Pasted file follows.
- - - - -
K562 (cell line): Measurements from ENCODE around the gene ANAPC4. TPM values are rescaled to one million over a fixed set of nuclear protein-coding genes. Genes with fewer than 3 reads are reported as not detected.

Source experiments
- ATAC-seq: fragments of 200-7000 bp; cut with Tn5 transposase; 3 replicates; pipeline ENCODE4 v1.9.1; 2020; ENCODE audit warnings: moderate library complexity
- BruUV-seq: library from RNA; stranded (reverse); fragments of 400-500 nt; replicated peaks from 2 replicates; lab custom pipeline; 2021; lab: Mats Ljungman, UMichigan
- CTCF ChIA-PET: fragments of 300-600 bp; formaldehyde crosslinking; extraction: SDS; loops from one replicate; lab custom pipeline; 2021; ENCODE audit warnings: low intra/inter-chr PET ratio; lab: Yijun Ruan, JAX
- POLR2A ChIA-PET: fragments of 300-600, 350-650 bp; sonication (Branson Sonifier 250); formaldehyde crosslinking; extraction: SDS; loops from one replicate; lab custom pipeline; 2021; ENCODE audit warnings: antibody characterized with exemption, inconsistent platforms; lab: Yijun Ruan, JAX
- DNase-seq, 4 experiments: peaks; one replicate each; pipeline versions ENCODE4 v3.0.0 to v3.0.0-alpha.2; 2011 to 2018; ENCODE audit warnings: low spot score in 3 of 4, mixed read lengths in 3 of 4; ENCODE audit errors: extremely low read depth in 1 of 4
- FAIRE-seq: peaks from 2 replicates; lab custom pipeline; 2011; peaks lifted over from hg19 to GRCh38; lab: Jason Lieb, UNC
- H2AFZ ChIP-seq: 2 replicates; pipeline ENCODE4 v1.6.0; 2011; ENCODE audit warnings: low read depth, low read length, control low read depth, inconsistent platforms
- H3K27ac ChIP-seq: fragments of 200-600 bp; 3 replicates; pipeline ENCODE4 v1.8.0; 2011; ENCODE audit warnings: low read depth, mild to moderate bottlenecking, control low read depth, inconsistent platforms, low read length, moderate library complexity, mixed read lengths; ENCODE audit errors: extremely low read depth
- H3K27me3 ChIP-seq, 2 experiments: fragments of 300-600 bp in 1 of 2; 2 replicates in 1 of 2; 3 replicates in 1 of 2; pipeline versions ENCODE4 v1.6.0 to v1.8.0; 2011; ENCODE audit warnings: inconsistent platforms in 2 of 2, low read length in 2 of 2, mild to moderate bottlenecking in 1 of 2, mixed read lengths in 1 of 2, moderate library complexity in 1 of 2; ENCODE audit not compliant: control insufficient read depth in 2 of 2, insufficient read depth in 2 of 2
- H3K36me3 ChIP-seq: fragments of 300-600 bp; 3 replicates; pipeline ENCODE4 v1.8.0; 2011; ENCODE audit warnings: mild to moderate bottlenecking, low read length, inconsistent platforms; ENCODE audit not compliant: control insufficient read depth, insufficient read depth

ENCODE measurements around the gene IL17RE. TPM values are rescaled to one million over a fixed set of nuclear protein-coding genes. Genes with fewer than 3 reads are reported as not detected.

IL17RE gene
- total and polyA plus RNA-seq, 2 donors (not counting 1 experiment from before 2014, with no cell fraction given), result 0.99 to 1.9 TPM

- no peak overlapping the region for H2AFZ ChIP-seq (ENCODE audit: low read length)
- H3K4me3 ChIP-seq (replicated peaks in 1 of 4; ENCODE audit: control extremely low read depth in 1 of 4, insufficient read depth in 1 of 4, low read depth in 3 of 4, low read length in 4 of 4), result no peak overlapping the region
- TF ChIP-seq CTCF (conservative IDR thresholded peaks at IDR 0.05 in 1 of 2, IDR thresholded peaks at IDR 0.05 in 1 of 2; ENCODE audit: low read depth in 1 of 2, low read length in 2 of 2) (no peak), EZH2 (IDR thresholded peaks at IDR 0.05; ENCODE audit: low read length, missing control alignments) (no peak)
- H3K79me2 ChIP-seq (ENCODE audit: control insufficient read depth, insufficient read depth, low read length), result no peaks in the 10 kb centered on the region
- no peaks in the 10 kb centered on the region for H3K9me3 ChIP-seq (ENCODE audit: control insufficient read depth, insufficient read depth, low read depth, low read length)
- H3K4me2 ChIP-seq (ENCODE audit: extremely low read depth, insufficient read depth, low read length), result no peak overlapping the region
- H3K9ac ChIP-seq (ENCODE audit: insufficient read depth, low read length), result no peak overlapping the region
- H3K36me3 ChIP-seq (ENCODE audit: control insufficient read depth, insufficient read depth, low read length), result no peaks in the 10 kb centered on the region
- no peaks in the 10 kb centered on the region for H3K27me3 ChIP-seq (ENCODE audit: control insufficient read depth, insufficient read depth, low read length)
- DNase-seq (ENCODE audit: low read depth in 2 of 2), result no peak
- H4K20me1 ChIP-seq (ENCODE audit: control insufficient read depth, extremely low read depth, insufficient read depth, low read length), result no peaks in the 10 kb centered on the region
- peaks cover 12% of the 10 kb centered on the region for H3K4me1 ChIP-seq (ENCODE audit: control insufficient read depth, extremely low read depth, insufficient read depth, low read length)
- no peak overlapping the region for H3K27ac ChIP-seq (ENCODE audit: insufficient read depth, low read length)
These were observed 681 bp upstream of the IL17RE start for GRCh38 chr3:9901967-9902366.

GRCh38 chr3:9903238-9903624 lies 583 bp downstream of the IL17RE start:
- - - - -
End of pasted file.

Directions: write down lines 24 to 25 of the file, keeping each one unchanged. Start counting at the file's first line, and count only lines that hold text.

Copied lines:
- no peaks in the 10 kb centered on the region for H3K27me3 ChIP-seq (ENCODE audit: control insufficient read depth, insufficient read depth, low read length)
- DNase-seq (ENCODE audit: low read depth in 2 of 2), result no peak